Reminder of Form 1040 Redesign

This is a reminder that the IRS has redesigned the 2018 Form 1040. The Form 1040 will only include the most commonly used income, deductions, credits and payments. All other line items that were on the previous Form 1040 will now be included on six new schedules.

With this redesign the Form 1040A and 1040EZ has been eliminated.

The 2018 Form 1040 has been streamlined to only include the five most common types of income, federal withholding, EITC, Additional Child Tax Credit and the Education Credit. All other types of income, adjustments to income, nonrefundable, refundable credits, other payments and other taxes that existed on the 2017 Form 1040 have been moved to one of six new schedules:

  • Schedule 1 (Additional Income and Adjustments to Income)
    • Includes the remaining income types such as from Schedule C, D, E and F, unemployment compensation, etc. that were shown on the current Form 1040.
    • All adjustments to income such as Educator expenses, IRA contributions, student loan interest, etc.
  • Schedule 2 (Tax) –Includes all lines that are used to calculate total tax such as the regular tax, tax on child’s unearned income, alternative minimum tax, etc.
  • Schedule 3 (Nonrefundable Credits) –Includes all nonrefundable credits such as credit for child and dependent care expenses, education credits, child tax credit and the new credit for other dependents, etc.
  • Schedule 4 (Other Taxes) – Includes all other taxes such as self-employment tax, household employment tax, etc.
  • Schedule 5 (Other Payments and Refundable Credits) – Includes the lines for other payments and refundable credits such as extension payment, credit for federal tax on fuels, etc.
  • Schedule 6 (Foreign Address and Third Party Designee) – Where foreign address and third party designee information is shown if they are applicable.

The 2018 Form 1040 also has the following changes that are a result of the Tax Cuts and Jobs Act:

  • Removal of exemption amount boxes and the total exemptions line.
  • Addition of check box for the new credit for other dependents for each dependent.
  • New line 9 for the new qualified business income deduction (20% deduction for pass-through business income – Sec 199A).

Qualified Business Income Deduction (20% Deduction for Certain Pass-Through Income)

The Tax Cuts and Jobs Act included a provision that may allow an individual to deduct 20% of their domestic qualified business income from a partnership, S Corporation or sole proprietorship (Schedule C or F). This provision is in effect for tax years 2018 – 2025.

For the vast majority of taxpayers (90%) this deduction is calculated as the lesser of:

  • 20% of their net business income or
  • 20% of their taxable income excluding capital gains

This means that for most taxpayers, the deduction is calculated based on the Simplified Worksheet on page 37 of the 2018 Form 1040 instructions.

For the remaining 10% of taxpayers whose income exceeds $157,500 ($315,000 for joint filers) the deduction will be limited as follows:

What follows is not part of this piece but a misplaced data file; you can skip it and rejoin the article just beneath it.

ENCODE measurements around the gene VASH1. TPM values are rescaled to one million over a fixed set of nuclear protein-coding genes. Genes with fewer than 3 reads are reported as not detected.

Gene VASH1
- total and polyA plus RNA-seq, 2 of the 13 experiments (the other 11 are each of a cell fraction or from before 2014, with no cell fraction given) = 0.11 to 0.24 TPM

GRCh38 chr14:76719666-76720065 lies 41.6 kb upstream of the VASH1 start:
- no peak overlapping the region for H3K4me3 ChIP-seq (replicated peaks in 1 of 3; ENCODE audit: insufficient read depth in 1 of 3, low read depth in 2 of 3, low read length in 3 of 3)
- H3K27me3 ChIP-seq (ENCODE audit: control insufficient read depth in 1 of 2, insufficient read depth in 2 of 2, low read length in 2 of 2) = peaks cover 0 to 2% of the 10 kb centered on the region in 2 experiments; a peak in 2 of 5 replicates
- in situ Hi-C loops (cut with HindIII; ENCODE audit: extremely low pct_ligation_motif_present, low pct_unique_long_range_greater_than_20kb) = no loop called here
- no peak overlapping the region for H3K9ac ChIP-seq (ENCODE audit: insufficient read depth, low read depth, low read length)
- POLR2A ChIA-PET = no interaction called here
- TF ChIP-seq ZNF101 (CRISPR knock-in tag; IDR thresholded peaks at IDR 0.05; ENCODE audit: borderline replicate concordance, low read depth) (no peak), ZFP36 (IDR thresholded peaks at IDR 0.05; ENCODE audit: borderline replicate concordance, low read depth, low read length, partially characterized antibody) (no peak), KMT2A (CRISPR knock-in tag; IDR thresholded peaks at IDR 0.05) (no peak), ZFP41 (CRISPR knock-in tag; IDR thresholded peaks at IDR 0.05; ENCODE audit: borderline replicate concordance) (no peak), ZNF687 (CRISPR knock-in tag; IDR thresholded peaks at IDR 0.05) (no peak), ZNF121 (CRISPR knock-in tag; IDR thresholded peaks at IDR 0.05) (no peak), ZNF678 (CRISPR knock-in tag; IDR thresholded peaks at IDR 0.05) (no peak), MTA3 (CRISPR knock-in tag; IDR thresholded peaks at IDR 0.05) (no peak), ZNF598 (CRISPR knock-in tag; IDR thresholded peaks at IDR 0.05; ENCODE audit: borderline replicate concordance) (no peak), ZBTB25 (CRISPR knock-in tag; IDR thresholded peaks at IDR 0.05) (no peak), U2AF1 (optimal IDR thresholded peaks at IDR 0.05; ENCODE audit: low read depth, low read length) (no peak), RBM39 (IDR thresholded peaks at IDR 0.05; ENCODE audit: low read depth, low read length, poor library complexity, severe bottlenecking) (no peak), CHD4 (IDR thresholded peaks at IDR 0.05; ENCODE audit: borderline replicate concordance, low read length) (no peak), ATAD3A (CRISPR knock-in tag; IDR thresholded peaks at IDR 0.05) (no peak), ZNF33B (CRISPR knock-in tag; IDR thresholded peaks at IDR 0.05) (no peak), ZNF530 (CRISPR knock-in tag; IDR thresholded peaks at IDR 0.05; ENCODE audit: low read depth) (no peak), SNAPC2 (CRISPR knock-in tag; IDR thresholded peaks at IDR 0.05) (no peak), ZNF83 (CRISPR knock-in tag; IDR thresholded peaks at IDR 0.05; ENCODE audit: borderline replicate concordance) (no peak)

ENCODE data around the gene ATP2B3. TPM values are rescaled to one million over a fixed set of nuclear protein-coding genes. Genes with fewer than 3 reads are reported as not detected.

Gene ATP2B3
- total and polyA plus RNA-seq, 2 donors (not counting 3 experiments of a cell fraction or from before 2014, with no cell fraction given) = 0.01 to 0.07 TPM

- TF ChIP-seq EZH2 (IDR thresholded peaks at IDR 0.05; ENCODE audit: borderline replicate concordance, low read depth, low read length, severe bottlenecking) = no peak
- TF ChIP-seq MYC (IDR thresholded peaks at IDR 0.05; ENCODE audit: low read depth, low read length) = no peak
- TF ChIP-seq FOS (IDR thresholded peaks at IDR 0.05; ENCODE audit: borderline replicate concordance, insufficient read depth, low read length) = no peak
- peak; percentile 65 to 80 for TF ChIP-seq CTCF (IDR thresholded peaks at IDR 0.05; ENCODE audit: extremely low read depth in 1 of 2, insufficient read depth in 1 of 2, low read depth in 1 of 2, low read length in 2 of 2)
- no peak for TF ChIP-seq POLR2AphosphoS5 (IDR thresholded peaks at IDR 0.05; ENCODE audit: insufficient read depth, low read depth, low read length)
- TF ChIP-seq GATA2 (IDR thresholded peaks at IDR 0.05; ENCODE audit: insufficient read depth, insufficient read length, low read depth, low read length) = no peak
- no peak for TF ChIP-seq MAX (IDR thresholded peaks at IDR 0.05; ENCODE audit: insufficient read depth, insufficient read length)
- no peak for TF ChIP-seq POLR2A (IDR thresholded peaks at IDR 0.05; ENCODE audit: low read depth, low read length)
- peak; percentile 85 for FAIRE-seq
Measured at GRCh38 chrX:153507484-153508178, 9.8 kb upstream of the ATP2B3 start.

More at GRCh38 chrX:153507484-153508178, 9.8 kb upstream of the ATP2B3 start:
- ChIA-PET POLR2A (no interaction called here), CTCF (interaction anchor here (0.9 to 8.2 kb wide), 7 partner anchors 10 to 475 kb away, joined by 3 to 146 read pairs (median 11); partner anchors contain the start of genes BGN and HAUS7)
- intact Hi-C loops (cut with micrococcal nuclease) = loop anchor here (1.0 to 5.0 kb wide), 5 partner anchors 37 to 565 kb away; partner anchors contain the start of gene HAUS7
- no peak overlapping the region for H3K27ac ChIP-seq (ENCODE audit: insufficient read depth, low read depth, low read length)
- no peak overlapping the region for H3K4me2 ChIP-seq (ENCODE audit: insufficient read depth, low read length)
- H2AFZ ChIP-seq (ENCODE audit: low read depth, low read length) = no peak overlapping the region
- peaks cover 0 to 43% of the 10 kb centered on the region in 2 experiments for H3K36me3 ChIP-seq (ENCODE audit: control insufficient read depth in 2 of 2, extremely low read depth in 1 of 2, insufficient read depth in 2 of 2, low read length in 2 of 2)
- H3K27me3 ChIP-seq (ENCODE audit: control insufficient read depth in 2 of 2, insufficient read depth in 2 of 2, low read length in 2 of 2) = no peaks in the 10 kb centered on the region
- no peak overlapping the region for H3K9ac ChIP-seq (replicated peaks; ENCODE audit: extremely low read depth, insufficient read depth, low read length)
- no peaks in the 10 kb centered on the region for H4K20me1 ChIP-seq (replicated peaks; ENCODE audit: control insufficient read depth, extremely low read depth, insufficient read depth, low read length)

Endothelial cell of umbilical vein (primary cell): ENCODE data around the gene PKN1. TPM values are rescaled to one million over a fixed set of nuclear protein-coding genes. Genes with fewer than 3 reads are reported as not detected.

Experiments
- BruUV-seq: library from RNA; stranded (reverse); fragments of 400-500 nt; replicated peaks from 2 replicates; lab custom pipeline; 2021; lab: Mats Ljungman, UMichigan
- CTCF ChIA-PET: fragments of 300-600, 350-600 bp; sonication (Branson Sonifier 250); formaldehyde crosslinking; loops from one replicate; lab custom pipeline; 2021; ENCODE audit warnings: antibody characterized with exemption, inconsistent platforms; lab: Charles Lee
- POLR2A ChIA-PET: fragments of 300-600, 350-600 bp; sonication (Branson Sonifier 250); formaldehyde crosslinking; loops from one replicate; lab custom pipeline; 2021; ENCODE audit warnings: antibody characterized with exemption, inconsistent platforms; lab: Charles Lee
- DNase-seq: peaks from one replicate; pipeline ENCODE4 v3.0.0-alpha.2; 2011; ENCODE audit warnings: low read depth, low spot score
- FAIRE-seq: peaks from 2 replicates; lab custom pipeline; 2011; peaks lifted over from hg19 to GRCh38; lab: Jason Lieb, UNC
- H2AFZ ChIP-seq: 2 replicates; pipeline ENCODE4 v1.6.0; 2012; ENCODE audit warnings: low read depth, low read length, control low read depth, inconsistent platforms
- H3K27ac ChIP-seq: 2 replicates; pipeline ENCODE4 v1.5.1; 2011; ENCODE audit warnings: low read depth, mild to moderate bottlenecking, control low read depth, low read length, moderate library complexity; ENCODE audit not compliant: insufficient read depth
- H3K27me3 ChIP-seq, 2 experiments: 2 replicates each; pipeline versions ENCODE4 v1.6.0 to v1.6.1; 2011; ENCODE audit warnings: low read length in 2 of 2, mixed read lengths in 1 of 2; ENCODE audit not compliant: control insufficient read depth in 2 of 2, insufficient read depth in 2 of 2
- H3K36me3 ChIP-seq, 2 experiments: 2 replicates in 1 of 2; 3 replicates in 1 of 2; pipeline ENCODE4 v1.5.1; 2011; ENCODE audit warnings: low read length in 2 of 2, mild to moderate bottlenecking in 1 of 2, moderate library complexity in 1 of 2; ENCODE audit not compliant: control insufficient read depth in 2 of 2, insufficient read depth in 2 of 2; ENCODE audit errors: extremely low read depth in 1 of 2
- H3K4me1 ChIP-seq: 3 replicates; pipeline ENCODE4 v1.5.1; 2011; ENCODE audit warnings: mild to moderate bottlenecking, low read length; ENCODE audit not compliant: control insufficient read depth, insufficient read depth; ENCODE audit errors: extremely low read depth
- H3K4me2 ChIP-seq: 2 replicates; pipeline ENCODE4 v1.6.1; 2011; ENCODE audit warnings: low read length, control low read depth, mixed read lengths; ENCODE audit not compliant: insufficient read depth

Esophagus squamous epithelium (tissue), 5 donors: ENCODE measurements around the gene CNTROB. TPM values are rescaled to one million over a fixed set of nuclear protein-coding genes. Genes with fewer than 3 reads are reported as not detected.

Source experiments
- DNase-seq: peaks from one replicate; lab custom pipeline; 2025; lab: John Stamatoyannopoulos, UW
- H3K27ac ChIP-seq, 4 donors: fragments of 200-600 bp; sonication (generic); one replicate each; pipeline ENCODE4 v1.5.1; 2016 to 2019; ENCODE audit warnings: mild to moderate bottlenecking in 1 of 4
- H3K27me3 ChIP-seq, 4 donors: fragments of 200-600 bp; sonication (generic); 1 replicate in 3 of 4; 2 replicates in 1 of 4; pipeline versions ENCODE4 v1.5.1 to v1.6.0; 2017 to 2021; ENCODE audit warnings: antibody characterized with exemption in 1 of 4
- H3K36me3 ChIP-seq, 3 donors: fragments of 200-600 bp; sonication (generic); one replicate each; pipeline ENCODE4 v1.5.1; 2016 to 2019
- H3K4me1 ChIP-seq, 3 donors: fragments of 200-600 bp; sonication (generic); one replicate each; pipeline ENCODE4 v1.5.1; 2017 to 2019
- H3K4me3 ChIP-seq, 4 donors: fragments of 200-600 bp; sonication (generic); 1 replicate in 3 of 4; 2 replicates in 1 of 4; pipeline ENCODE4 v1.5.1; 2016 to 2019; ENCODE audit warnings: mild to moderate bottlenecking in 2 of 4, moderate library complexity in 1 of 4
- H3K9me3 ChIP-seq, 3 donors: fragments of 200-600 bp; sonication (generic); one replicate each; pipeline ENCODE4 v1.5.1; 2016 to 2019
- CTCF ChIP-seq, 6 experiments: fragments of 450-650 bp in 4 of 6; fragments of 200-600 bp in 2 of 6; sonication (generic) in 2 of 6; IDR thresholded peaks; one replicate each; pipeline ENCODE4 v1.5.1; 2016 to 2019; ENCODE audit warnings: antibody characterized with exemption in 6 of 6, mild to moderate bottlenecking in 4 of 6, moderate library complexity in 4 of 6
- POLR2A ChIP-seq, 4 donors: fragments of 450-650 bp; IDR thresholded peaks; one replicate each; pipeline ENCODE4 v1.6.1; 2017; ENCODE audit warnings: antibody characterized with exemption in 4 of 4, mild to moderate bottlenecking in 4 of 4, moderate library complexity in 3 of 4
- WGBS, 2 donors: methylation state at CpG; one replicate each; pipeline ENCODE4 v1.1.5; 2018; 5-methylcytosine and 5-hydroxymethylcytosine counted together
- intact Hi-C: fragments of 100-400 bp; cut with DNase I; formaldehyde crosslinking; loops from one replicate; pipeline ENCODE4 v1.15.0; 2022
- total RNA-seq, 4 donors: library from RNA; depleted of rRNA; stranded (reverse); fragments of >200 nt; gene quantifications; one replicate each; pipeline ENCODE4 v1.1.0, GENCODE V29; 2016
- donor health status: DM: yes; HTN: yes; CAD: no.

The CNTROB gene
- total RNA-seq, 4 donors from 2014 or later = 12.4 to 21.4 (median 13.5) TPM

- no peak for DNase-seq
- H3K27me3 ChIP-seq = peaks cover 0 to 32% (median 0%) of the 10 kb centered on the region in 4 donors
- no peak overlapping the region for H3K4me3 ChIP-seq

• For “specified service businesses” the deduction begins to be phased out once the income limit is reached.
    • Specified Service business is defined on page 34 of the 2018 Form 1040 instructions.
  • For all other businesses the deduction is limited to:
    • 50% of the W-2 wages paid by the business or
    • 25% of the W-2 wages paid by the business plus 2.5% of the unadjusted basis of all qualified property

For these taxpayers the deduction is calculated based on worksheets in the newly revised draft 2018 IRS Publication 535 (Qualified Business Income Deduction).

See the Business owners can claim a qualified business income deduction page on the IRS website for more information.

Reminder of 2018 Itemized Deduction Changes

As the 2019 filing season is almost upon us this is a reminder of the changes to the 2018 itemized deductions.

Here is a summary of the changes:

  • Taxes – Total real estate and state and local income taxes/general sales taxes are limited to $10,000.
  • Interest
  • Home equity loan, home equity line of credit or second mortgage interest is only deductible if it was used to buy, build or substantially improve the home (main or second) that secures the loan.
  • Home mortgage interest is limited to $750,000 for homes purchased on or after December 15, 2017. The limit remains at $1,000,000 for homes purchased before that date.
  • Home mortgage interest remains deductible for interest paid on loan secured by the taxpayer’s main or second home.
  • Personal casualty losses are only deductible if the loss was incurred in a federally declared disaster area.
    • The FEMA disaster declaration number will now be required to be entered on Form 4684 (Casualties and Theft).
  • Miscellaneous itemized deductions subject to the 2% AGI floor are no longer deductible. This includes the Employee Business Expenses that were reported on Form 2106.
  • Medical expense AGI threshold is 7.5% for 2018 for all taxpayers.
  • Itemized deductions are no longer limited for higher income taxpayers.
  • Charitable Contributions
    • The AGI limitation is now 60% of AGI.
    • Payments made in exchange for college athletic seating rights are no longer deductible.

For more details see the final 2018 Schedule A and instructions on the IRS website.

Also, see IRS Publication 5307 (Tax Reform Basics: For Individuals and Families) for more information on the itemized deduction changes and other tax law changes that will affect individuals this filing season.